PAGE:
“Self-denial is a summons to submit to the authority of God as Father and of Jesus as Lord and to declare lifelong war on one’s instinctive egoism.”

In terms of analyzing his view of the Christian life, Storms begins with the cross of Christ. Apart from this, none of what Packer believes about the Christian life makes sense. What doesn’t make sense, to me anyway, is that Storms doesn’t refer to Packer’s famous introduction to an edition of Owen’s The Death of Death in the Death of Christ. This is one of the few places where Packer draws a hard line in the sand, calling the various alternative theories to particular atonement false gospels. Packer didn’t usually take such hard stances, but for him this was the place to take the hard stand. Packer didn’t normally do polemics, but when he did he did them well.

Packer affirms the necessity of the atonement due to our sinfulness, Christ’s substitution in our place to pay the penalty of said sinfulness and sin, and its propitiatory nature. Packer held to a cross that saved elect sinners, not to a cross that merely made salvation possible to every sinner to which faith must be added.

As a confessional Christian, Packer affirmed the authority of the Scriptures above all else. It is to this that Storms turns next. Here we see why Packer walked out of the synod of the Anglican Diocese of New Westminster. It was their acceptance of same-sex unions contrary to the clear teaching of Scripture. He, rightly, saw this as no small thing. Authority rests, not in culture, not in my personal interpretation or even the Church and its interpretation of the Bible, but the Scriptures themselves. There ultimately can be no living of the Christian life without an atonement and the Scriptures as our authority. This is not to reject Confessions and Catechisms. Packer encourages the use of catechisms to disciple believers new and old.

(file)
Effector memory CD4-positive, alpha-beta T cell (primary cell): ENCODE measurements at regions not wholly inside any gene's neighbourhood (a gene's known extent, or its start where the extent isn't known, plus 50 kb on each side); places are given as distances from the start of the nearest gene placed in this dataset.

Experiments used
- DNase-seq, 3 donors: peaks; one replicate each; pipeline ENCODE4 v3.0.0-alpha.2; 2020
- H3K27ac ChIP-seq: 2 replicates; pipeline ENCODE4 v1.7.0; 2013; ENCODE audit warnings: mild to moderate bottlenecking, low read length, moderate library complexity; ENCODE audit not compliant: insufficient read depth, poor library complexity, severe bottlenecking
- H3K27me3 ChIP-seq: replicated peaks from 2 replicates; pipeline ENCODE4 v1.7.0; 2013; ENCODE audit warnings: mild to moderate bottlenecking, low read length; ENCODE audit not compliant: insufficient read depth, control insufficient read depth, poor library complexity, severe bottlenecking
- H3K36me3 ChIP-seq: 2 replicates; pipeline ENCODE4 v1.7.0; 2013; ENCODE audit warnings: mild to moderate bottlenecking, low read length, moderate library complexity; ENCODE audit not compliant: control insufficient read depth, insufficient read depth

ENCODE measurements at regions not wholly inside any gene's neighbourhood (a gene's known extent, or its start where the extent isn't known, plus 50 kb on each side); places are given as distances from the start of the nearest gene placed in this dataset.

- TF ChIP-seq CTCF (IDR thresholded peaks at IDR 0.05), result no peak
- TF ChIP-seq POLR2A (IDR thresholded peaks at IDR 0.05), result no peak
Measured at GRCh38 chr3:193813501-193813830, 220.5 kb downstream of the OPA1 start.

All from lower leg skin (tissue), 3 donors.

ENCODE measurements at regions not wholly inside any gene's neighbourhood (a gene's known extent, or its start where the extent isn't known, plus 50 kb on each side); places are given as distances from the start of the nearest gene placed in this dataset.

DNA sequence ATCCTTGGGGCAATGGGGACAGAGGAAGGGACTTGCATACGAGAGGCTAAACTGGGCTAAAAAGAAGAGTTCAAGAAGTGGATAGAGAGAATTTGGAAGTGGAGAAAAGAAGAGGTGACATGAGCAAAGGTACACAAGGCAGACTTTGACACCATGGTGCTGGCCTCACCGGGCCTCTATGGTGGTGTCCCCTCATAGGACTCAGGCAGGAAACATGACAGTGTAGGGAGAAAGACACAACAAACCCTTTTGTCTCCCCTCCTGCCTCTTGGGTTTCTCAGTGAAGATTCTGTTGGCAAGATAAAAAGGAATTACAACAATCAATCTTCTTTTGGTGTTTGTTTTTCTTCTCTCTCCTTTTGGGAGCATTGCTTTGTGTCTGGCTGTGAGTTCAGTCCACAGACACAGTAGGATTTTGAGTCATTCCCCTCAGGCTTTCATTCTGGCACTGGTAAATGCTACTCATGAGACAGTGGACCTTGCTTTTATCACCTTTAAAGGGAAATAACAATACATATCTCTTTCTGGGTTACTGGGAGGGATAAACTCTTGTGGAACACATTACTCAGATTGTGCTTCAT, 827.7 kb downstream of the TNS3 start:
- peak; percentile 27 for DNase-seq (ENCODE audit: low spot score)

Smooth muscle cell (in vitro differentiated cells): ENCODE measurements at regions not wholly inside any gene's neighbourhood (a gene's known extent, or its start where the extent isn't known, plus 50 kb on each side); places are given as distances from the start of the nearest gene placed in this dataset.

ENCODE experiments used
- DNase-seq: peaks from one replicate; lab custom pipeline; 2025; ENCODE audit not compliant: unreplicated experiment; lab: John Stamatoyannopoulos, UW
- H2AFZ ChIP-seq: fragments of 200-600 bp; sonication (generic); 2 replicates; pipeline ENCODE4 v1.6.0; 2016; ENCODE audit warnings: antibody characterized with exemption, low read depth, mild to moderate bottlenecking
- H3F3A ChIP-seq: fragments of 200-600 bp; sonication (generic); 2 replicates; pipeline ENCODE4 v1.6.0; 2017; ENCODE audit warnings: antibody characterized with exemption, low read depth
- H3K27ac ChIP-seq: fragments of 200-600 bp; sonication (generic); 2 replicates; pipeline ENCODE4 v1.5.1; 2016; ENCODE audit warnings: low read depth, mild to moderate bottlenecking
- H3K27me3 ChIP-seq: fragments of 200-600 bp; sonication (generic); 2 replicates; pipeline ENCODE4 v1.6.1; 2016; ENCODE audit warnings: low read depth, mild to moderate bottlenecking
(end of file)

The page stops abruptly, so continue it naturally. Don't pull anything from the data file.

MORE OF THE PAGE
“In the New Westminster debate, subjectivists say that what is at issue is not the authority of Scripture, but its interpretation. I do not question the sincerity of those who say this, but I have my doubts about their clear-headedness. The subjectivist way of affirming the authority of Scripture, as the source of the teaching that now needs to be adjusted, is precisely a denying of Scripture’s authority from the objectivist point of view, and clarity requires us to say so.”

The Christian life, entered by faith (self-abandoning trust) in the person and work of Christ, is about holiness. Storms makes great use of Rediscovering Holiness (a hard to find gem in my opinion) in this chapter. He also refers to Keep in Step with the Spirit to discuss Packer’s early struggle with Keswick theology (let go and let God for victory) from which he was saved by discovering John Owen. Missing is Holiness is about the heart that results in actions, not simply outward conformity to rules. From him I discovered the hard truth that the holier we are the more discontent we will be with our holiness. True holiness is empowered by the Holy Spirit, not by us. Packer writes of the opposition to holiness. We are taken to God’s gym and made to sweat as unholiness leaves the body. Holiness involves a life of repentance driven by self-examination (not simply introspection) and the war on pride in our hearts. It isn’t simply a personal and individual thing, but God places us in a community to help us become holy precisely because holiness is about love and without a community we can’t grow in love (and forgiveness).

“Purity of heart is indeed a matter of willing one thing, namely to live ever day of one’s life loving God.”

Having defined holiness, Storms moves into the process of sanctification. Here he leans on Hot Tub Religion, another hard to find gem. You may begin to think that books on sanctification don’t sell well. Storms returns to the influence of John Owen whom Packer called “God’s chemo for my cancered soul.” He address the synergism of sanctification revealed in the God who works in us to will and work according to His good purpose (Philippians 2). It is the transformation of our desires, disposition and motives.